It's something I do every night when I'm not out backpacking---and I resigned myself long ago to be outside sleeping on a thermarest if at all possible. Why? Because there's something special about sleeping outside every night. We should never take Nature for granted because it could all be wiped out by human sprawl and development and then we'll be lucky to have a bush next to the county courthouse to sleep underneath.

    Here's my back porch "camp"---

    P1000076-L.jpg

  8. #28
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    The ancients spoke of the "Golden Mean", and part of becoming wise is to strive for the "Golden Mean". This is true for all aspects of life and hiking is no different.

  9. #29
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    You can "throw a few things in (your) pack and jump the back fence" but, are you passionate about that aspiration? Dreaming every day for the 18 months about jumping that fence should bring you joy until the day you actually do it.

    I guess you could say I'm passionate about it. I quit two full-time jobs with benefits in the past to hike the AT - first attempt in 1999 at age 42, and then an attempt to finish what I started, in 2005, at age 47. I'm going to attempt a thru-hike once more (at age 64 this time around), and if I come up short, well then I'll have the rest of my life to go section hiking, with no contraints on my time. Woohoo!
    Long-distance aspirations with short-distance feet.... :jump

  10. #30

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    So foodbag, you got about 3 more years to obsess over gear choices

    BTW the water bottle one is easy. Do you like Coke or Pepsi?
    The AT - It has it's ups and downs...

  11. #31
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    Honestly.. in 2019 i think its easier to decide on what gear to bring.

    There are so many successful thru hikers who have displayed their gear for the public to see.

    Now not everything works for everybody but its pretty easy to put together a kit nowadays.

    Water bottles? Really...

    99% of thru hikers use smartwater bottles.

    Go buy 2 smartwater bottles and move on.

    I know gear is very frustrating. Its due to inexperience. You dont trust any of your choices.

    But theres alot of experienced people out there who make it much easier to start off on the right foot.



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  12. #32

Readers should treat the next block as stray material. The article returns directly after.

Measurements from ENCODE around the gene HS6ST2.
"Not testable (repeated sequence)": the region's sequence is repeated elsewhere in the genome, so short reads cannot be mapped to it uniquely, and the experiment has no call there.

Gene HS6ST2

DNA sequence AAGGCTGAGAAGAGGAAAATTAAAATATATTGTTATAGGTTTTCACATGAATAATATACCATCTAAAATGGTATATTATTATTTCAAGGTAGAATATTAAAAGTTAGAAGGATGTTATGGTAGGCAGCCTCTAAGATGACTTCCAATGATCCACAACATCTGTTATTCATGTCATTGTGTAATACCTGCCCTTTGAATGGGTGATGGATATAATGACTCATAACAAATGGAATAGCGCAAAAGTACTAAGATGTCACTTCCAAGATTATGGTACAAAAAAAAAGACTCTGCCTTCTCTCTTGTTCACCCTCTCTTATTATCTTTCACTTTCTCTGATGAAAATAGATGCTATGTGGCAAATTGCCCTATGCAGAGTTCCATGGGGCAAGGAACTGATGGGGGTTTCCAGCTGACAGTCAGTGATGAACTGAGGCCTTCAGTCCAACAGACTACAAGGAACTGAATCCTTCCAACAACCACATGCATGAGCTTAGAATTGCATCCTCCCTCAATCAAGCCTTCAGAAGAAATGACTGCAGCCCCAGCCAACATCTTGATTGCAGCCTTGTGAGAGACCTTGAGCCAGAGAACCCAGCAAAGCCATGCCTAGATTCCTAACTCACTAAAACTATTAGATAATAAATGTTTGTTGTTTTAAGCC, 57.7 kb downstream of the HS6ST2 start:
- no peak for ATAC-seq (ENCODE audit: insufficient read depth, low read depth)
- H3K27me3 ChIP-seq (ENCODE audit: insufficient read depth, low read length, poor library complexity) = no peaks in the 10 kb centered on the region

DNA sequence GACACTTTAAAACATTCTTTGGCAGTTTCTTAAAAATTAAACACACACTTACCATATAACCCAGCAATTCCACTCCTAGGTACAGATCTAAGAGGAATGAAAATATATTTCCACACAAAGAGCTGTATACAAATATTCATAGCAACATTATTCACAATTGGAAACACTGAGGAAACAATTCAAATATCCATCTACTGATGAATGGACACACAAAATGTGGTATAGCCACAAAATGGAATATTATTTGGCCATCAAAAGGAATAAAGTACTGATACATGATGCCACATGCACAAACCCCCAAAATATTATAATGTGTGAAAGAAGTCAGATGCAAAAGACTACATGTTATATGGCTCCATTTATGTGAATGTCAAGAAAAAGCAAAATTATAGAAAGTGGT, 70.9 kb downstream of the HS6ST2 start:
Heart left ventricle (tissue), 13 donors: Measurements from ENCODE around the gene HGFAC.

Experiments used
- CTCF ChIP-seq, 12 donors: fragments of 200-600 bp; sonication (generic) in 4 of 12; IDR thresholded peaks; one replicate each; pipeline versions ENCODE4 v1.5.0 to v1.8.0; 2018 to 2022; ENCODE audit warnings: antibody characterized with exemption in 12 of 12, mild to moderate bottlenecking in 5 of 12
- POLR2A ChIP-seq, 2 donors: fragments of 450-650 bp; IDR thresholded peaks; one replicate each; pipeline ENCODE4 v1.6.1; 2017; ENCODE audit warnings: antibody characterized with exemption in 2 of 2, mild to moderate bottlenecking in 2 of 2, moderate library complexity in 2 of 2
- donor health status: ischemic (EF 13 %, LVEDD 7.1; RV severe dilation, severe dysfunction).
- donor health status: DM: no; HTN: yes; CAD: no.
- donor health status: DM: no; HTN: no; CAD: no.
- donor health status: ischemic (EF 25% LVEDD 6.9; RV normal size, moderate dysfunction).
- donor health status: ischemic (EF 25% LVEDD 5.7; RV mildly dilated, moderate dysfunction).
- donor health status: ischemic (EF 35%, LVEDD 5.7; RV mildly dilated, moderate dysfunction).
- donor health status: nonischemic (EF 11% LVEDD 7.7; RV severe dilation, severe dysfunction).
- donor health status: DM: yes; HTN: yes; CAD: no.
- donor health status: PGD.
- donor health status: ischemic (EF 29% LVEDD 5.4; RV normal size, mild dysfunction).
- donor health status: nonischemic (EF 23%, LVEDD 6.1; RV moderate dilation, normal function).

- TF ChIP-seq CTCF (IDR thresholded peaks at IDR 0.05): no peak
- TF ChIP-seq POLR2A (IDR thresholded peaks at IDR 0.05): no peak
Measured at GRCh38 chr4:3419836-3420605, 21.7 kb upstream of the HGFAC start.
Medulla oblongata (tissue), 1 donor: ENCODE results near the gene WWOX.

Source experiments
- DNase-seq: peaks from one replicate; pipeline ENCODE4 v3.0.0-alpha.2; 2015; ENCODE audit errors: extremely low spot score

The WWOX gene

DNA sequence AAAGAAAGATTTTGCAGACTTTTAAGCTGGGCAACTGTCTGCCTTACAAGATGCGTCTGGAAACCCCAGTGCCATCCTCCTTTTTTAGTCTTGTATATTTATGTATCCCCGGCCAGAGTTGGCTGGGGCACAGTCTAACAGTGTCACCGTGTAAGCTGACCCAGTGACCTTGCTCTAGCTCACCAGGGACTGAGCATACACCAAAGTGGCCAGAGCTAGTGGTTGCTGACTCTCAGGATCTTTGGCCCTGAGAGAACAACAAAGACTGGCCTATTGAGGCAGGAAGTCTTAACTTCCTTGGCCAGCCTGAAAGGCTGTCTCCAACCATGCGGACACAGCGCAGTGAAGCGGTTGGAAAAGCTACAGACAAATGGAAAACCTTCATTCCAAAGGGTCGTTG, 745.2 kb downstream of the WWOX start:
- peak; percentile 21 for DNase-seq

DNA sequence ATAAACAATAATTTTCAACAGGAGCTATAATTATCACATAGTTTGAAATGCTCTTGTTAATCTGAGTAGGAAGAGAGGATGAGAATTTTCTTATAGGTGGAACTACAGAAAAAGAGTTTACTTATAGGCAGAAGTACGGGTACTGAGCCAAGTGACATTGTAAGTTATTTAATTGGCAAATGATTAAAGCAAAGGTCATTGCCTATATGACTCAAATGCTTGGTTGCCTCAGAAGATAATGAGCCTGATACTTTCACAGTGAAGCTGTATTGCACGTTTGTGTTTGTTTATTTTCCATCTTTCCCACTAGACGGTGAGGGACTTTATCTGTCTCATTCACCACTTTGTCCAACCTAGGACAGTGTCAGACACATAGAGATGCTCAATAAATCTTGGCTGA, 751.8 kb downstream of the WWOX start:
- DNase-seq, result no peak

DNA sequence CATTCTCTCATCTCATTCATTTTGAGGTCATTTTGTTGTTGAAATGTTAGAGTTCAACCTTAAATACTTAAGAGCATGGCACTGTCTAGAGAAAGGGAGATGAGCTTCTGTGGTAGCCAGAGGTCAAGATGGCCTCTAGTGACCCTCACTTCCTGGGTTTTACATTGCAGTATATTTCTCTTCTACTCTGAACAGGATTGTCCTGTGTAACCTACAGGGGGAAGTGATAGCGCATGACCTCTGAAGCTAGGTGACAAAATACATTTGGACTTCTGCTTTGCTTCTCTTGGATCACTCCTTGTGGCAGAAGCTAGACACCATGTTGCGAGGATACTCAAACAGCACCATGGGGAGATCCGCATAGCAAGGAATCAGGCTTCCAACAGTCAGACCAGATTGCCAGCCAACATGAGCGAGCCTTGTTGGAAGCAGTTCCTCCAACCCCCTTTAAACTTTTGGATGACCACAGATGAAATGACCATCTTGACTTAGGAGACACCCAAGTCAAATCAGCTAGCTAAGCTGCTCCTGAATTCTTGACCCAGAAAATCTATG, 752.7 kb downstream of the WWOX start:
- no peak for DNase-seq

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    The real question you need to ask is can I go this long without seeing my wife and children and grandchildren.I did and said “He’ll no”.So I just do my small section hikes and enjoy my family.

  13. #33
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    This thread reminds me of the perennial "people who use technology don't enjoy hiking properly" conversations on this site. If someone else likes to devote countless hours to research and plan every shelter stop from Springer to Katahdin, how does that affect me? Maybe they're not enjoying John Muir's idea of "the true experience," but they're enjoying their experience, and surely that's what matters. It certainly doesn't bother me.

    I dislike obnoxious gear heads giving me an unsolicited shakedown at the shelter as much as the next hiker, but I also dislike obnoxious purists giving me an unsolicited lecture at a shelter about how I'm cheating myself of the "true" AT experience if I watched a few of Dixie's videos and read some AT books instead of letting every switchback of the trail be a brand new adventure. In both cases, I think HYOH applies. The obnoxious part is neither the overplanning nor the purism, just the belief in either case that he or she doing it "right." (to be clear, I completed my thru hike as a "purist" in the sense of hiking past every white blaze, but not as a "purist" who believes that the only real hikers are those who hike exactly the same way as in the good ole days)

    Personally, I like to be laid back and spontaneous once I'm actually hiking, or traveling in new cities and countries. I take a lot of spur trails to views or waterfalls, and I just walk until I'm tired. In new cities, I wander the streets with just one or two landmarks in mind, and I see what else I stumble across. I prefer not to adhere to a schedule.
    That said, ahead of time, I devour books, videos, and maps of my destination. I sketch out mileage of hikes, I meticulously weigh my gear, and I read every memoir I can get my hands on. I read travel blogs and hostel reviews. I might not adhere to any of it, but the anticipation of the upcoming adventure reminds me that the daily grind is finite, and new experiences are coming soon. The idea that this "overthinking" is somehow robbing me of the real experience is the opposite of what I've observed, which is that I appreciate an experience more when I can place it in context.
    A.T. 2018 Thru-hike Hopeful
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  14. #34
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    Sad to say - I often overthink things... as I suddenly worry about how others interpret what I said... PLEASE, EVERYONE - know when you hear something, if makes your upset or uncomfortable, perhaps, the person who said it didn't mean that to happen.

  15. #35

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    First couple of times I was way overpacked. I eventually figured out what I needed and what was a waste of space/weight. All I check on now is how far to a shelter/camp site and water source. Give it time, you will figure out what you really want/need vs. what is frivolous and can plan accordingly.
    ./~Hi ho, hi ho, it's up the trail I go ./~

  16. #36
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    Quote Originally Posted by OCDave View Post
    When you have a passion, it fills your days with joy.